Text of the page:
No one gets up in the morning and expects to be involved in a car accident. Unfortunately, accidents happen every day. Accidents don’t just affect the drivers and passengers who were involved in the crash. Injuries, financial expenses, and emotional trauma can also have a huge impact on family members. Legal issues arising from an accident can also be particularly troubling for families. It’s possible that you could be held financially responsible if your spouse causes a serious accident.
California is a Community Property State
The way in which you own property changes when you get married. Before marriage, you are the sole owner of all of your property and debts. After marriage, you share ownership of property with your spouse. How property is shared depends on where you live. California is one of nine community property states in the country.
Community property typically refers to assets (and debts) that either spouse accumulates after marriage. Anything you owned prior to getting married is classified as separate property. Certain assets acquired during the marriage – including inheritances and some personal injury settlements – can also be classified as separate property. You retain full ownership of separate property unless you take steps to put it in your spouse’s name, as well. Community property, on the other hand, is owned jointly by you and your spouse. You each share a one-half interest.
Is Community Property Vulnerable In a Personal Injury Lawsuit?
Let’s say that your spouse is involved in a car accident. After an investigation, it’s clear that she’s at fault. The other person involved in the crash has suffered some very serious injuries. It’s unlikely that insurance will cover the victim’s full costs. In order to recover additional compensation, they file a personal injury lawsuit against your spouse. They’re demanding $100,000 in monetary damages for medical bills, lost wages, and emotional distress. If the lawsuit is a success, your wife will be on the hook for paying the victim for their injuries.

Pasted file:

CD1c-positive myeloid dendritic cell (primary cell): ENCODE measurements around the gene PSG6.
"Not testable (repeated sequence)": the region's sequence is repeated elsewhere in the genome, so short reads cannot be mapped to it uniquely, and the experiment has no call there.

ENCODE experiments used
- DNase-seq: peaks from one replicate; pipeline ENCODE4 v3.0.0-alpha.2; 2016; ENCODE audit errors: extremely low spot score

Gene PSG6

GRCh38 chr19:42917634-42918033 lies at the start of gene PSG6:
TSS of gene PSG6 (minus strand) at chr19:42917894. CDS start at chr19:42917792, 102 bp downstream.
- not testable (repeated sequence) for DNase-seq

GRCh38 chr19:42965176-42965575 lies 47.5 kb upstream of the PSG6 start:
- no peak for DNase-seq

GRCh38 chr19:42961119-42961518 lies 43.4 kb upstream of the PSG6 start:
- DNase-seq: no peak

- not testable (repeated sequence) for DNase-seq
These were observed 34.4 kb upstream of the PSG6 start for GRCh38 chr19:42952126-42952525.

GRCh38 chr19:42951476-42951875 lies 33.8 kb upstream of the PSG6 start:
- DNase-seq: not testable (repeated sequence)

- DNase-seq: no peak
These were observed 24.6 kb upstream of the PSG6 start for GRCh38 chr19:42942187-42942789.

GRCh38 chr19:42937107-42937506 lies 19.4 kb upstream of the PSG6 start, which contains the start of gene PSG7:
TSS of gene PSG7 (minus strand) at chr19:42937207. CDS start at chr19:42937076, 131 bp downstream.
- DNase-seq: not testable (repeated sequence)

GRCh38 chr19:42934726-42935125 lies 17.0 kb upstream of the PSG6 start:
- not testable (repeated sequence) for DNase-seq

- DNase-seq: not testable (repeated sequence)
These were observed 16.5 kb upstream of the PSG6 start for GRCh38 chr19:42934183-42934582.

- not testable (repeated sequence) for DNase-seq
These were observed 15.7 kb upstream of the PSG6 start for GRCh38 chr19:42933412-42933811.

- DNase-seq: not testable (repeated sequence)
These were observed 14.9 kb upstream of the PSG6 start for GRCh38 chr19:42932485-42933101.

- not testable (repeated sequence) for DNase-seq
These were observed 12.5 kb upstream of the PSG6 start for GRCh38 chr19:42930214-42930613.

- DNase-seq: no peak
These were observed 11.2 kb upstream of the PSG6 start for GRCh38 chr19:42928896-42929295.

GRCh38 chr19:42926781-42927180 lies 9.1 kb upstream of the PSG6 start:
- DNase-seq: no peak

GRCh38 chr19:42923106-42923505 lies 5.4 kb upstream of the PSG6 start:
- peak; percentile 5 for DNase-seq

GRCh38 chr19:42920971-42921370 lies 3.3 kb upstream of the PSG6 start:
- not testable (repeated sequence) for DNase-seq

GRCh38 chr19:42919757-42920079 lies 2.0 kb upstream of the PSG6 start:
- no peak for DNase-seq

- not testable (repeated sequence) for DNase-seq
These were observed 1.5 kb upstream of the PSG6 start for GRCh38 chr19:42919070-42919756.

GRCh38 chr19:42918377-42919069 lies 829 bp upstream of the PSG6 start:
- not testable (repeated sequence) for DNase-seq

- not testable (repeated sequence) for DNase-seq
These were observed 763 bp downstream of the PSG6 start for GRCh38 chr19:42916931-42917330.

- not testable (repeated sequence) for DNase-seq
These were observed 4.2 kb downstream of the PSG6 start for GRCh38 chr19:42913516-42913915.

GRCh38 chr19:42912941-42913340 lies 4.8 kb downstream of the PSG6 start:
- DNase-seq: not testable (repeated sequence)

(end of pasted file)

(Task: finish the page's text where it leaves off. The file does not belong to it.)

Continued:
Most of your assets are considered community property. This can include wages and income, retirement accounts, and real estate. Community property can be fair game for creditors. Courts can also issue orders to seize assets, garnish wages, and secure property to pay for a personal injury settlement. The property you own together with your spouse can be taken without your consent, even though you have a legitimate ownership interest.
How Can I Protect My Property If My Spouse Causes Accident?
There are ways to protect your assets should your spouse find themselves in trouble.
Convert Community Property
Separate property, or those assets you own individually, is typically fully insulated from your spouse’s legal troubles. A creditor or court can’t go after your separate property to pay for your spouse’s debts. An asset’s legal classification (i.e., community vs. separate) isn’t set in stone forever.
Just because something you own is currently classified as community property doesn’t mean that it has to stay that way. You do have the right to strategically convert community property into separate property. However, you and your spouse will both have to be on the same page and agree to make the change. Converting the asset into your separate property essentially takes your spouse’s ownership right away.
If you get divorced, you’ll own that property free and clear. The property will also be protected if your spouse is named in a lawsuit or finds themselves in legal trouble.
Use Separate Bank Accounts
Joint bank and financial accounts can make your life as a married couple much easier. You can funnel both incomes into a single account and manage it together. However, joint accounts are community property. You risk losing assets if your spouse is in trouble. You can avoid this by simply keeping separate financial accounts. You keep your income and money in one account, and your spouse keeps theirs in another. This way, at least some of your money will be protected if legal issues arise.
Consult With an Experienced Attorney
It’s important to speak with a qualified personal injury lawyer any time you are involved in an accident. Others will be quick to point fingers and blame you (or your spouse) for any injuries they suffer. However, just because you’re partially to blame for an accident doesn’t mean you should be fully responsible for damages. In California, fault is apportioned between at-fault parties. You’re only responsible for damages up to the degree you caused an accident. Hiring an attorney will help to limit your liability if you share fault. The less fault you share, the less money you’ll owe. This, on its own, can help to protect your assets.
Are you interested in learning more about how you can protect your marital assets? Contact the family law attorneys at Fernandez & Karney. We offer a free consultation and will help you fully understand your legal rights and options. Call today to learn more.